Entries in Chemical Weapons (12)


Chemical Weapon Use in Syria Challenges Obama’s ‘Red Line’

Stockbyte/Thinkstock(WASHINGTON) -- Pressure is mounting for the Obama administration to act after obtaining evidence that Syrian President Bashar al-Assad used chemical weapons on his own people, an act that crossed what Obama had previously called “a red line.”

“The president has laid down the line. It can't be a dotted line. It can't be anything other than a red line,” said Rep. Mike Rogers, chairman of the House Intelligence Committee on ABC’s This Week Sunday.

He says that what Obama does next in Syria matters not just in Syria, but across the world. “[It is] more than just Syria. Iran is paying attention to this, North Korea is paying attention to this. So I think the options aren't huge but some action needs to be taken.”

The Obama administration has made it clear that they want to avoid American boots on the ground, says ABC News Chief Political Correspondent George Stephanopoulos. Though there are other actions the United States can take, it’s unclear how effective they will be against the Assad Regime.

During an appearance on NBC's Meet the Press, Sen. John McCain of Arizona, said that he believed the United States should set up a safe zone in Syria.

“A safe zone, arming the rebels, making sure that we help with the refugees, McCain suggested. He continued, saying we should “be prepared with an international force to go in and secure these stocks of chemical and perhaps biological weapons.”

That might not be so easy, explained ABC’s Martha Raddatz on This Week.

"None of that is easy. It sounds great, a safe haven, but that involves taking out anti aircraft. It involves kinetic action and it involves a great deal of risk,” Raddatz said.

“I think here you have to remember the comparison with Iraq--President Bush was looking for ways to go into Iraq. President Obama does not want to go into Syria,” she said.

McCain also noted that the concept of a “red line” might have been a mistake in the first place.

“What has happened here is the President drew red lines regarding chemical weapons thereby giving a green light to Bashir Assad to do anything short of that including scud missiles and helicopters gunships and air strikes and mass executions,” McCain said.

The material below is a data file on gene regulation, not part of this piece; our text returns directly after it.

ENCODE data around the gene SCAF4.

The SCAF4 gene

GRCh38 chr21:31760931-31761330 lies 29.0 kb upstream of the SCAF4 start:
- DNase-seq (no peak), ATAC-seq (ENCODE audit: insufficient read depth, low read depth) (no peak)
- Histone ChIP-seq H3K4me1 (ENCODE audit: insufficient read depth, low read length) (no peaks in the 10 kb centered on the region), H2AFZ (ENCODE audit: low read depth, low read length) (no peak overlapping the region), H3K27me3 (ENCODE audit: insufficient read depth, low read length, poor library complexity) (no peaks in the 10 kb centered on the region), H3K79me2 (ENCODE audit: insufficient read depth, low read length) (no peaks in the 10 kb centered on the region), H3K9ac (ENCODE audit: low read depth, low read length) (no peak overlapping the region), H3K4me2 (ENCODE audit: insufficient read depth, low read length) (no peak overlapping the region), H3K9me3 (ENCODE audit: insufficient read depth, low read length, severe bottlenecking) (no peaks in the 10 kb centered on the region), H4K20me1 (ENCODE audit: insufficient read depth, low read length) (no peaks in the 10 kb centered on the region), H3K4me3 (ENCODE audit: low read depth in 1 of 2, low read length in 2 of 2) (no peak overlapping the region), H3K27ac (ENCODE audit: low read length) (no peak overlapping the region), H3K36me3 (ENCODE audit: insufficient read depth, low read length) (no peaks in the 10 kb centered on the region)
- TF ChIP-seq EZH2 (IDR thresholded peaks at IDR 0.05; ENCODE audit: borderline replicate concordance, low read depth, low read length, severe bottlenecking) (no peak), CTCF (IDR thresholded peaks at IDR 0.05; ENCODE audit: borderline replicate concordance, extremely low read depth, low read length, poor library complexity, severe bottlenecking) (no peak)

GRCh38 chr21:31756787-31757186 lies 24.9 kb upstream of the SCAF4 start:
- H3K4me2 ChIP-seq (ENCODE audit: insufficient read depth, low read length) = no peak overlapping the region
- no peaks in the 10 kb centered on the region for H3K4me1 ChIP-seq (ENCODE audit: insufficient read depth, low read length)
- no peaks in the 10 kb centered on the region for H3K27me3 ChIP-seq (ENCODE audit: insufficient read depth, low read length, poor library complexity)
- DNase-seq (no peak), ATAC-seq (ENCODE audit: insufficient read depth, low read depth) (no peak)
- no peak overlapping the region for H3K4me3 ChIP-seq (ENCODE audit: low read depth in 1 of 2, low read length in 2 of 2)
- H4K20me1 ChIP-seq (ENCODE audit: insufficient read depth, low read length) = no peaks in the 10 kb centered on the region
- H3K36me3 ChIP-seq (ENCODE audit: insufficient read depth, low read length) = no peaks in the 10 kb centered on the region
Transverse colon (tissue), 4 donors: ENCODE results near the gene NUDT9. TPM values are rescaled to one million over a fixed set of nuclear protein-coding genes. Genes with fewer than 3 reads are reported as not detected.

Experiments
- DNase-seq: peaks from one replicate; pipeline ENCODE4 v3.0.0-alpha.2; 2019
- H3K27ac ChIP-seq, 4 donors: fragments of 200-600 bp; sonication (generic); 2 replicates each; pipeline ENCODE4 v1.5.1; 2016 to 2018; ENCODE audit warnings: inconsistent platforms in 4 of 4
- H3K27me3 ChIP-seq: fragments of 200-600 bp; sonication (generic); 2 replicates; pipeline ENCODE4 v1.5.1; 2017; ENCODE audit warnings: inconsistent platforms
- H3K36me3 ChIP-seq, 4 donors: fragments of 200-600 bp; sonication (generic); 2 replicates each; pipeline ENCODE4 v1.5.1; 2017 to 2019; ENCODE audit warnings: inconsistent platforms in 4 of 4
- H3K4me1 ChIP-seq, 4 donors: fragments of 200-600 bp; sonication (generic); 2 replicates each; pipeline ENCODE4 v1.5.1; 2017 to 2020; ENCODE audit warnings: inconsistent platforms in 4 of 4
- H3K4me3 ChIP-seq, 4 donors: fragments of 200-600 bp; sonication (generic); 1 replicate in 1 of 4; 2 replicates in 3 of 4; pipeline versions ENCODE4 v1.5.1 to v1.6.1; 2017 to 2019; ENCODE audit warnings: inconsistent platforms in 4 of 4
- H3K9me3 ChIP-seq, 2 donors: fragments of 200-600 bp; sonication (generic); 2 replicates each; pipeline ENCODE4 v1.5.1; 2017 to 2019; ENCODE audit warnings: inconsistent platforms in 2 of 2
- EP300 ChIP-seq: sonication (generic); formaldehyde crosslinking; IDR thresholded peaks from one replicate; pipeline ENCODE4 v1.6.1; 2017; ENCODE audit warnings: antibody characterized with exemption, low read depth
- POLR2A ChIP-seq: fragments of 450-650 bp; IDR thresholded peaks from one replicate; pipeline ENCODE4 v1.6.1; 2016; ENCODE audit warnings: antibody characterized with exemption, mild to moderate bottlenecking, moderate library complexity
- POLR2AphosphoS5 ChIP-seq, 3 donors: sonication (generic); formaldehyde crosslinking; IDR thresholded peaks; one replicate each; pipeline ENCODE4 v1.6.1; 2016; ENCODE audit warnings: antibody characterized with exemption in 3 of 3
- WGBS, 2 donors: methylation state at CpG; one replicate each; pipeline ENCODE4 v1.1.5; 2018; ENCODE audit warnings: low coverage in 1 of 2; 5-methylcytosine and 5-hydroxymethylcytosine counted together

Whatever Obama decides to do in response to Assad crossing the “red line” by using chemical weapons, it’s not likely to happen just yet. Stephanopoulos says that the administration is verifying the intelligence to make sure that they’re positive such weapons were used before  they launch any sort of response.

Copyright 2013 ABC News Radio


Evidence of Chemical Weapons in Aleppo

DIMITAR DILKOFF/AFP/Getty Images(ALEPPO, Syria) -- Lying in a hospital bed north of Aleppo in Afrin, Yasser hasn't been told that his wife and children are dead, as his doctors don't think he can handle the shock in his fragile state.  His home was bombarded on April 13 by what he calls “chemicals in the air.”

For months, opponents of the Assad regime have accused the Syrian military of using unknown chemical weapons in rebel controlled territories, such as in Homs, Damascus and Aleppo. The Syrian government said rebels deployed a chlorine-based agent in Aleppo last month, and formally requested that the U.N. send observers to investigate, but it hasn't granted permission for the team to enter.

Given that the Obama administration has repeatedly stated that the use of chemical weapons in Syria would be considered a "game changer," confirmation that these weapons have been deployed could significantly alter the course of Syria's war.

Dr. Hassan, director of a hospital in Afrin who did not want his full name used, said he did not have evidence about who was responsible for the attack, or what kind of chemical was released. But he said the symptoms and treatment clearly indicate that chemical agents were used. Medical personnel involved refused to give their last names, citing fear of retaliation.

A Kurdish journalist who filmed the aftermath of the attack in Afrin was also recuperating at the hospital. He said there were two canisters in the house, one plastic and the other metal, with valves used to deploy the gas. He added that residents in the area say they heard a helicopter earlier that night, but none of the survivors confirmed the presence of a helicopter immediately prior to the strike.

Yasser's neighbors were the first to respond, and they described smelling a sharp, bitter odor that stung their eyes when they entered the home. One of the men tried to carry the baby, but collapsed once he reached him.

The two children died shortly after the attack. Their mother survived for a few hours, but her heart stopped at the hospital in Afrin, according to Turki, an anesthesiology technician.